Working on the 11th floor does have its advantages. Since it’s one of the tallest buildings in the area I have the ability to shoot relatively unobstructed from certain sides of the building so I take the opportunity from time-to-time.
I recently aquired a Tamron 28-300 lens for those times when I need a bit more reach. It was cheap and it gets decent reviews. Sure it won’t match my Sigma Art 24-105 or my Nikon 70-200 in quality but when you need that little extra it will do well enough.
With the Tamron 28-300 on my Nikon D810 I took a few test shots out the window of the building. Some of the blur you may see on the edges could be from the windows not being the cleanest. If there is lack of sharpness it’s also me not being used to handholding a camera much. When I shoot with the big DSLR’s I am 95% of the time on my tripod. Sadly my tripod is in a shipping case somewhere between where I live and Las Vegas. So it was handhold this shot.
For post processing I wanted to saturate the colors but not make them go nuclear. HDR would have done that and many of my usual filters did too. So I found one that I liked and masked it in at a very reduced opacity. I then added bits from Color Efex to bring out a bit more. Just a quick sharpen to bring things out and called it done.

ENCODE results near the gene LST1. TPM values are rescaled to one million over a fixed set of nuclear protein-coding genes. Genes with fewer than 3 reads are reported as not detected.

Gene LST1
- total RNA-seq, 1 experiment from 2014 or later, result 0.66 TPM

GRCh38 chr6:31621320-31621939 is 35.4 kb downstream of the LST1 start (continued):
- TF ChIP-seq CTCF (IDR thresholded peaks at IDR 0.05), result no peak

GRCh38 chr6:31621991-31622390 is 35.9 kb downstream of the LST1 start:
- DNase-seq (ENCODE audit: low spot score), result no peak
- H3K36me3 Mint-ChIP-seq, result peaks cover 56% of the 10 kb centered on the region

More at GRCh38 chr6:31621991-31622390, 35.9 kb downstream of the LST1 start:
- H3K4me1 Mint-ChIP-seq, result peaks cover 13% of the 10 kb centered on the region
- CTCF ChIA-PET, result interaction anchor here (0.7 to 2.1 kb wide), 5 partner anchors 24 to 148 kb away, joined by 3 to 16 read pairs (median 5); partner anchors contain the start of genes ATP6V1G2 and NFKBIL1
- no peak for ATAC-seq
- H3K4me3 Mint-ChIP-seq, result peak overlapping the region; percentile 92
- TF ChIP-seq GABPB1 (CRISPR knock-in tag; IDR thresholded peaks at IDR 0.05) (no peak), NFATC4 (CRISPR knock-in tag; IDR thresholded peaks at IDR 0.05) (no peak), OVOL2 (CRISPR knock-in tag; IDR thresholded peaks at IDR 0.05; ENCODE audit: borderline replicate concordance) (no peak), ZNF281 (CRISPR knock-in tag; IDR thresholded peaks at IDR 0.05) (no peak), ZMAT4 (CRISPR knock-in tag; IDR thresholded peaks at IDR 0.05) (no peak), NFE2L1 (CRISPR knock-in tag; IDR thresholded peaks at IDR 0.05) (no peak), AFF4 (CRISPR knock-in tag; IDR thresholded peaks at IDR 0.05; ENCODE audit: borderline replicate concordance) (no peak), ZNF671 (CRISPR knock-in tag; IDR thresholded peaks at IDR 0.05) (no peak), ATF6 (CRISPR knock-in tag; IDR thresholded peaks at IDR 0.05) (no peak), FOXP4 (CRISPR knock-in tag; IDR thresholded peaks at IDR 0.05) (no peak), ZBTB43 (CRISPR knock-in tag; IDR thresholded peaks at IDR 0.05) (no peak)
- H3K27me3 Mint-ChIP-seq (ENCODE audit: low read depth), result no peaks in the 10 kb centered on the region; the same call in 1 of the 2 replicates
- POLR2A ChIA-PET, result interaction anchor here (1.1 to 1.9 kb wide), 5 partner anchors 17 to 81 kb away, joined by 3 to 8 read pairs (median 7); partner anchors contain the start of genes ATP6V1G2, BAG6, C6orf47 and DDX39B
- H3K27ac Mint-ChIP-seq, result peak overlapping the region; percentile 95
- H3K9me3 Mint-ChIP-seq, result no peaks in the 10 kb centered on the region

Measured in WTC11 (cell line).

I set myself a challenge. I found the first “real” camera, meaning one I thought I spent a lot of money on it; something like $179. This was 5 years ago and I had no concept of what photography equipment cost. You can tell by the price it was a point and shoot. I thought I had made a major investment. It was to shortly thereafter I acquired my first DSLR, a Canon XSi so this camera was relegated to the forgotten pile until I found it. Little did I know the path that purchase would set me on.
Seeing how I had some free time I went for a photowalk. I shot a variety of subjects but I figured I start with the fall leaves since they are turning color. The only thing I can control on this camera is ISO, meter mode, and exposure compensation. I shot all these at ISO 200 and in spot meter (rare that I don’t shoot in spot meter). No exposure compensation was used.
They were imported into Lightroom and then “flattened” then taken into Photoshop for the heavy lifting. I did not change my workflow for these images. Meaning curves adjustments, dodge and burn. Then a run through Nik Color Efex for Pro Contrast and Vibrance and Saturation. I then used the newer technique which is cheap and tawdry and I will reveal eventually to give it a bit more pizzazz. A quick layers mask adjustment then flattening the image and running it through Camera Raw Filter to remove the brutal color fringing. About the only thing I did different.
I get that this sounds like a lot but its about 5 minutes an image at most. I have the flow down to a science.
I realize that I have down sized these images because lets be honest, if we were pixel peeping the camera would show its weaknesses. I have found this true even on my modern cameras. So I kept it the standard 1000 pixels I use.